Analysis: the criminal trial following the 1895 torture and murder of the Tipperary woman was a media sensation home and away

By Ciara Breathnach, University of Limerick and Andrew Sneddon, Ulster University

Recent research has shown that many Irish people believed in the supernatural even in the early 20th century. Modernity, marked by technological, medical, communication and scientific advances, did not halt belief in witchcraft, magical healing, divination or ghosts. In fact, it helped people negotiate a changing and uncertain world.

In 1895, Bridget Cleary was burned to death by her husband and family members, who claimed that they had done so to force fairies to return Cleary, whom the family believed had stolen and replaced with a changeling. A sensation at the time, it is a case seared into the public consciousness since. Access to digitised newspapers and reports about her coroner's inquest reveal new elements of the case and how its public appeal was cleverly orchestrated by early mass media.

Cleary has been the subject of considerable scholarly discussion, notably in works by Angela Bourke, and popularised more recently in music, documentaries and newspaper articles. Lesser known are the full particulars of her inquest held before John James Shee, Coroner for the County of Tipperary.

From RTÉ Archives, Joe Ambrose and Eamon Carr discuss the Bridget Cleary story on The Late Late Show in 1983

Apart from the administrative detail, the five-page document contained three other reports: one from Constable Samuel Somers of Cloneen, another from Dr Crean of Fethard in his capacity as local dispensary doctor (he attended to her at her house on March 13th for "nervous excitement" and prescribed medicine for "slight inflammation from the tubes of the lungs") and a joint post mortem by Drs Heffernan and Crean.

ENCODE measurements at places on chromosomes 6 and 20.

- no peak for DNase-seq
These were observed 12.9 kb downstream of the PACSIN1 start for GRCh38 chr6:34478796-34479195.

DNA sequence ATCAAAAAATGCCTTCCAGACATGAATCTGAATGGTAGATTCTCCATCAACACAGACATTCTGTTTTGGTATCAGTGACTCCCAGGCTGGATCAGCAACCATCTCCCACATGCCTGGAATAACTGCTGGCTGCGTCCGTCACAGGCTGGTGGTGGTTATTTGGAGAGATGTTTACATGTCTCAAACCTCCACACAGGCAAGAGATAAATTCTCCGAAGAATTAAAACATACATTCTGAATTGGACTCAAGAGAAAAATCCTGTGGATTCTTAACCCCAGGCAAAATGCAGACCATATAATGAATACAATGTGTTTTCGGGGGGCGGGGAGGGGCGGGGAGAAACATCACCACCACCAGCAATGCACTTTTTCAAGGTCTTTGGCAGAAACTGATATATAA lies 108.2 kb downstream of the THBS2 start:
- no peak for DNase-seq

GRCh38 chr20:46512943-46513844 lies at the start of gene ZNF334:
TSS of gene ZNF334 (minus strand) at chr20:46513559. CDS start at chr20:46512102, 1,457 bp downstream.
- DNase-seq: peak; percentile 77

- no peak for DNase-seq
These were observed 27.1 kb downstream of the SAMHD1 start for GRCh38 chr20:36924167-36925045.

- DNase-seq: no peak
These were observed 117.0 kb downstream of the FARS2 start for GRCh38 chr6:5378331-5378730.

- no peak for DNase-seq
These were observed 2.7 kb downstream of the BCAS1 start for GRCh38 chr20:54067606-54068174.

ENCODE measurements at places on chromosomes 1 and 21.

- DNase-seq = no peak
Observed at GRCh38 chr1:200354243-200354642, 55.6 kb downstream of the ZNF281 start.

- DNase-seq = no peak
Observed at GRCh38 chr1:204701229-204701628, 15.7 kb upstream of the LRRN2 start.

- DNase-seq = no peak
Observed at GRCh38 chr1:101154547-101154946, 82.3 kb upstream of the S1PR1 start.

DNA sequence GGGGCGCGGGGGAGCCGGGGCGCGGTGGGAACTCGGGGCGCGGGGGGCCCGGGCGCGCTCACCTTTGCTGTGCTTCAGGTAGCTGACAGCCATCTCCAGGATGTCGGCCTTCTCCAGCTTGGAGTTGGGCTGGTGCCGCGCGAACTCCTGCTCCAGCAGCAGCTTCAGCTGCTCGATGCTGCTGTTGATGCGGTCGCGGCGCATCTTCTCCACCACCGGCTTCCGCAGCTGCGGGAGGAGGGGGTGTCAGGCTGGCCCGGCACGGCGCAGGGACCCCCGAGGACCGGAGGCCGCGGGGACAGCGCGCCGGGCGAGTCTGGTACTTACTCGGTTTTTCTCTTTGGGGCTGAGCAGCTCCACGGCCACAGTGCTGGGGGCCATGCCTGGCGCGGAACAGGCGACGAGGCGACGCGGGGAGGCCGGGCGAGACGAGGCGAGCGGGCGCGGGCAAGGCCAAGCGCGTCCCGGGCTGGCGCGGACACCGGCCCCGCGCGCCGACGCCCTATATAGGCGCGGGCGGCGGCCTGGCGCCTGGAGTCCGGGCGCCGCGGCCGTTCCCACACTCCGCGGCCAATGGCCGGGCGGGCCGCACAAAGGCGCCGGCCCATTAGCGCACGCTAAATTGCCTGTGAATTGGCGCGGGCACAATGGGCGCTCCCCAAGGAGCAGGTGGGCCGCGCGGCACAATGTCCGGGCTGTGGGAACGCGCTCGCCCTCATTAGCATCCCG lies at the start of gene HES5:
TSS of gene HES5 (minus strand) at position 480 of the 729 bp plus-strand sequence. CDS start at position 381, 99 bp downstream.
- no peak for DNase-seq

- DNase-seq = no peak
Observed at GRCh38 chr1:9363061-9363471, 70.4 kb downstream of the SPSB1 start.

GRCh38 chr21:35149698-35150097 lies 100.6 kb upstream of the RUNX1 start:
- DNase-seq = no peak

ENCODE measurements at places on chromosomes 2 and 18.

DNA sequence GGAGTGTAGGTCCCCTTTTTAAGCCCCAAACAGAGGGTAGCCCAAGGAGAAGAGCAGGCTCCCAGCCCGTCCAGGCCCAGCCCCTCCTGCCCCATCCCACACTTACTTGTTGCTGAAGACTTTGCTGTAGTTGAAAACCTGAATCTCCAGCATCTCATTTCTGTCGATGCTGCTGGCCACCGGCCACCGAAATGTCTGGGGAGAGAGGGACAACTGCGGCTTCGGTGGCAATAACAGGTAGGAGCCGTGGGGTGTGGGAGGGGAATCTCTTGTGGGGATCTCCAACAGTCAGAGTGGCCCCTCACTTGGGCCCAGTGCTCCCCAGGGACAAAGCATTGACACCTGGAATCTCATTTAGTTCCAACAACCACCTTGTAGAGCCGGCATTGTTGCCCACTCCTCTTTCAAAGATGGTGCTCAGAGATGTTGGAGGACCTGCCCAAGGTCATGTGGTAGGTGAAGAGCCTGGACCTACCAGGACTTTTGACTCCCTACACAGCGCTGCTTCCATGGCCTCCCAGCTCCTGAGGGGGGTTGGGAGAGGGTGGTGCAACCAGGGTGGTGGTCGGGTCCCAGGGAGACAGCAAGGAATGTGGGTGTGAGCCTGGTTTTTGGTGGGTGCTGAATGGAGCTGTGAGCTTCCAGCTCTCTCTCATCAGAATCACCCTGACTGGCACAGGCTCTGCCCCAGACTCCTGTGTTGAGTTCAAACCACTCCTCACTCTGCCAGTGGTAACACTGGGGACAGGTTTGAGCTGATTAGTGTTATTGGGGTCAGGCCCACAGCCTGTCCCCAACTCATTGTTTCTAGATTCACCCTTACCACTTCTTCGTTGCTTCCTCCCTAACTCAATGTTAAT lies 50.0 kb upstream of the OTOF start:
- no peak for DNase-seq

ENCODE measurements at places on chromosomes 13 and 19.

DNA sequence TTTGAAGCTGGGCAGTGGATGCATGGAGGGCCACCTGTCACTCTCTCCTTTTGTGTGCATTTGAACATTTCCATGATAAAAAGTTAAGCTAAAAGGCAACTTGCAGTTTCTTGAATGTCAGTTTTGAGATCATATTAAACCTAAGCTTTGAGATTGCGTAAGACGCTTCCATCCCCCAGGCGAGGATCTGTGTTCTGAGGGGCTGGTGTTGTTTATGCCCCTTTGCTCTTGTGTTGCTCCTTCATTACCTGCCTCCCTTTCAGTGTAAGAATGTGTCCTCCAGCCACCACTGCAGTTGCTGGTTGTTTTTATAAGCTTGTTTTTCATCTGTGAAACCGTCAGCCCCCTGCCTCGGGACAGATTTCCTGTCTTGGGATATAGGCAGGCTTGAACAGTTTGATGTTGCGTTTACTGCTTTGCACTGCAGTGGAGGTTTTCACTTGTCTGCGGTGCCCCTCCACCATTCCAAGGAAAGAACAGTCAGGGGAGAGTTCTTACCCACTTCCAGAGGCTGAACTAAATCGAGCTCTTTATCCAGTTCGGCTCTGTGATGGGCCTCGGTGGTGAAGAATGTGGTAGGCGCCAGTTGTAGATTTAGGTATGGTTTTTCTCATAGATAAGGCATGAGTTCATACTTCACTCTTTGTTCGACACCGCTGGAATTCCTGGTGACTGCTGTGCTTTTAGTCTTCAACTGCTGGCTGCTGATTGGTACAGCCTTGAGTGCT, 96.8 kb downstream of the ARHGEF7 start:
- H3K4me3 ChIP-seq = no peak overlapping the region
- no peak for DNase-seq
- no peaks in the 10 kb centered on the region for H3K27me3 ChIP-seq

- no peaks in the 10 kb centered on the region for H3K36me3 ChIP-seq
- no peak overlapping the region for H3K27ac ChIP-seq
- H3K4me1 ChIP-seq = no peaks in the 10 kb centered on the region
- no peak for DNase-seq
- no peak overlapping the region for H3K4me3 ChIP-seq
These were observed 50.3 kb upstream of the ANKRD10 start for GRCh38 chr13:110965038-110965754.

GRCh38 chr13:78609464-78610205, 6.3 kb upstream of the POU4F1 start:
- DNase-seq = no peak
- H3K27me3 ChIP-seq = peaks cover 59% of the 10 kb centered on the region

Cases of fire being used to inflict grievous bodily harm were highly unusual and deaths by fire or scalding coming before the coronial courts usually detailed wounds of a more superficial nature. The verdict of the 12-man jury on March 23rd 1895 was that death "was caused by extensive burning". Rather curiously, it added the rider "how or by whom caused we have no evidence to show". The "whom" was a criminal matter, but "how" was part of the remit of the coroner’s inquiry and in evidence.

The doctors found her right side was so badly burned that "her internal organs were protruding through the burned aperture". Paradoxically, they also commented that "there were no great marks of violence on the body". They concluded "no living subject could exist from the same burns of the abdomen … we say death occurred soon after the burns". Cleary's hands were "charred and contracted" and her overall wounds were consistent with someone who was forced to burn but, in the face of irrefutable evidence, the jury could not fathom "how" she sustained such serious injuries.

From RTÉ Raidió na Gaeltachta's An Saol ó Dheas, a discussion about Angela Bourke's book The Burning Of Bridget Cleary